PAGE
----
Situated at the crossroads between Europe and Asia, Georgia is recognised as the oldest winemaking country in the world. Archaeological evidence suggests that Georgia has completed more than 8,000 vintages - an enduring history that has given rise to more than 525 indigenous grape varieties grown across ten distinct wine-growing regions. It is thought that the word 'wine' is derived from the word 'gvino', the Georgian word for wine.
Bordered by Russia, Azerbaijan, Armenia, Turkey, and the Black Sea, Georgia has an ideal climate for viticulture. The summers are the right side of hot, winters are not too cold and rarely attract frost and the rivers around the vineyards receive mineral-rich waters from the mountains.
With its wide range of grape varieties and winemaking practices, Georgia offers the wine-drinker an unparalleled range of tastes: some unique, some familiar, and some nearly impossible to describe. As winemakers continue to explore and experiment with the country’s native grape varieties, more distinctive and unique wines will continue to emerge from the region.
Since the 6th century BC, Georgians have made wine in a vessel called a 'Qvevri'. These giant (generally 1000 litre) clay vessels are often lined with beeswax and buried underground to keep temperatures constant. Winemakers ferment the juice in these vessels, simultaneously allowing the grape skins to macerate with the juice, which turn what many western consumers expect to be white wines into an amber or orange wines, and adding tannin to both the resultant amber and red wines.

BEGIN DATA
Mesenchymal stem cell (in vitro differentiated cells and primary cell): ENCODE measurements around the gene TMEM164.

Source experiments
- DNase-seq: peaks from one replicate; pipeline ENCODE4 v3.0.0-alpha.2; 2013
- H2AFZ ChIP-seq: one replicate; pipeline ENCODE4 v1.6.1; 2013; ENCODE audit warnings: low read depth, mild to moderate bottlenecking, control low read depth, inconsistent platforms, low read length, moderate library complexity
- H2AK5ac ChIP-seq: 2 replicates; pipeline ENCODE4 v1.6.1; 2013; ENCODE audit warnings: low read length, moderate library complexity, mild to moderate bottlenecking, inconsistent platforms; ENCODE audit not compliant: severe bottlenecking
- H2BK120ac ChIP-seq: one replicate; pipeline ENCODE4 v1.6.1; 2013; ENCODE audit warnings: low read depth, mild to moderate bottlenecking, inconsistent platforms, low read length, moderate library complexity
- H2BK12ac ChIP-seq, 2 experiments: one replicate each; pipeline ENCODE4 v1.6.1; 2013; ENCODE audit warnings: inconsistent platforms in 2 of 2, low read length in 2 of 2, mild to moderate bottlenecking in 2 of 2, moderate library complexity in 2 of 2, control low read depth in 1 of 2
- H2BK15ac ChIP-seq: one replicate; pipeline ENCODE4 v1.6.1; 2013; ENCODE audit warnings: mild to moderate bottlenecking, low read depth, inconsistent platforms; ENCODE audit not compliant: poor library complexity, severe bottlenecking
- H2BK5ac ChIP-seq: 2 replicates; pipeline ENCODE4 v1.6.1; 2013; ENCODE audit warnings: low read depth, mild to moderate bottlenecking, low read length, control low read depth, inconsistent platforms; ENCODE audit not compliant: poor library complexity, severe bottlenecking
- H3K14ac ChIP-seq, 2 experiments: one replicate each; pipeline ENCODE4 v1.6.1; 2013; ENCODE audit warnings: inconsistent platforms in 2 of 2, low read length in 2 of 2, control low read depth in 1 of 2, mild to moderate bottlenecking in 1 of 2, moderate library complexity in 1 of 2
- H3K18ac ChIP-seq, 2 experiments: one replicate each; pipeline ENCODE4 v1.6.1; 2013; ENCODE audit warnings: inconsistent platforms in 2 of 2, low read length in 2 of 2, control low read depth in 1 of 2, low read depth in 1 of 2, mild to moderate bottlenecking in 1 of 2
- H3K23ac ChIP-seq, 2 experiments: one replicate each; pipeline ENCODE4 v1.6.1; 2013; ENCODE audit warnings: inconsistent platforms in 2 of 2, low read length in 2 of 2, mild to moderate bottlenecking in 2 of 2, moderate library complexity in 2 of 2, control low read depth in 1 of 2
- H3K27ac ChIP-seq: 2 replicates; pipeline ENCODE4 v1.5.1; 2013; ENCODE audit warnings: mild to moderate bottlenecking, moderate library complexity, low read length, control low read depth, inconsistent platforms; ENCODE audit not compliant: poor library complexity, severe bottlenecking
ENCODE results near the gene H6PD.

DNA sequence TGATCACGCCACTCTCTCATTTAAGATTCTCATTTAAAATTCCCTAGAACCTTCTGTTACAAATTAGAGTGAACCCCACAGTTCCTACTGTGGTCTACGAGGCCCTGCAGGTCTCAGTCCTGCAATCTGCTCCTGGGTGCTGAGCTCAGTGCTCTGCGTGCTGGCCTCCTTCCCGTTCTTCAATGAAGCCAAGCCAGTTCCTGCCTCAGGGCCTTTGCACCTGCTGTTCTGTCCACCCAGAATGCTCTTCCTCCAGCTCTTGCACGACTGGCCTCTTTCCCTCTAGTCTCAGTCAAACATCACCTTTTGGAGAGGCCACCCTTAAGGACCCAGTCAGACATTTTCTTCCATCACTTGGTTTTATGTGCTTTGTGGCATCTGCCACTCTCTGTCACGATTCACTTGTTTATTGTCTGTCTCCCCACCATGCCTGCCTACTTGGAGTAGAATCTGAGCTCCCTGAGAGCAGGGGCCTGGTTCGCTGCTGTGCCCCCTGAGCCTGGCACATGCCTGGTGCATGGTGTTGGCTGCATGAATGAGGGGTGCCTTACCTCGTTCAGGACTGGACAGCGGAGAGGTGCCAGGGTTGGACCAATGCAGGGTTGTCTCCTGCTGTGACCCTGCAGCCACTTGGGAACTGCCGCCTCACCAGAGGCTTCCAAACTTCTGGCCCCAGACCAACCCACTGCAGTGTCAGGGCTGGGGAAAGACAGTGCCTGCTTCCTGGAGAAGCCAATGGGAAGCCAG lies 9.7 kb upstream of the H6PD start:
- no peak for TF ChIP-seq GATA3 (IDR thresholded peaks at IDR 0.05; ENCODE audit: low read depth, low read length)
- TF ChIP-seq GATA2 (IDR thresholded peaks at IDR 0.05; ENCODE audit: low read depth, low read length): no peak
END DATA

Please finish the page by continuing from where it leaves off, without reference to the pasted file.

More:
The Qvevri's are still made by hand by one of Georgia’s five “master” qvevri making families; with the rising popularity of amber and natural wines, there is an increasing demand for qvevris in Georgia and around the world. In 2013, this tradition of Georgian winemaking was added to the UNESCO list of “Intangible Cultural Heritage of Humanity.”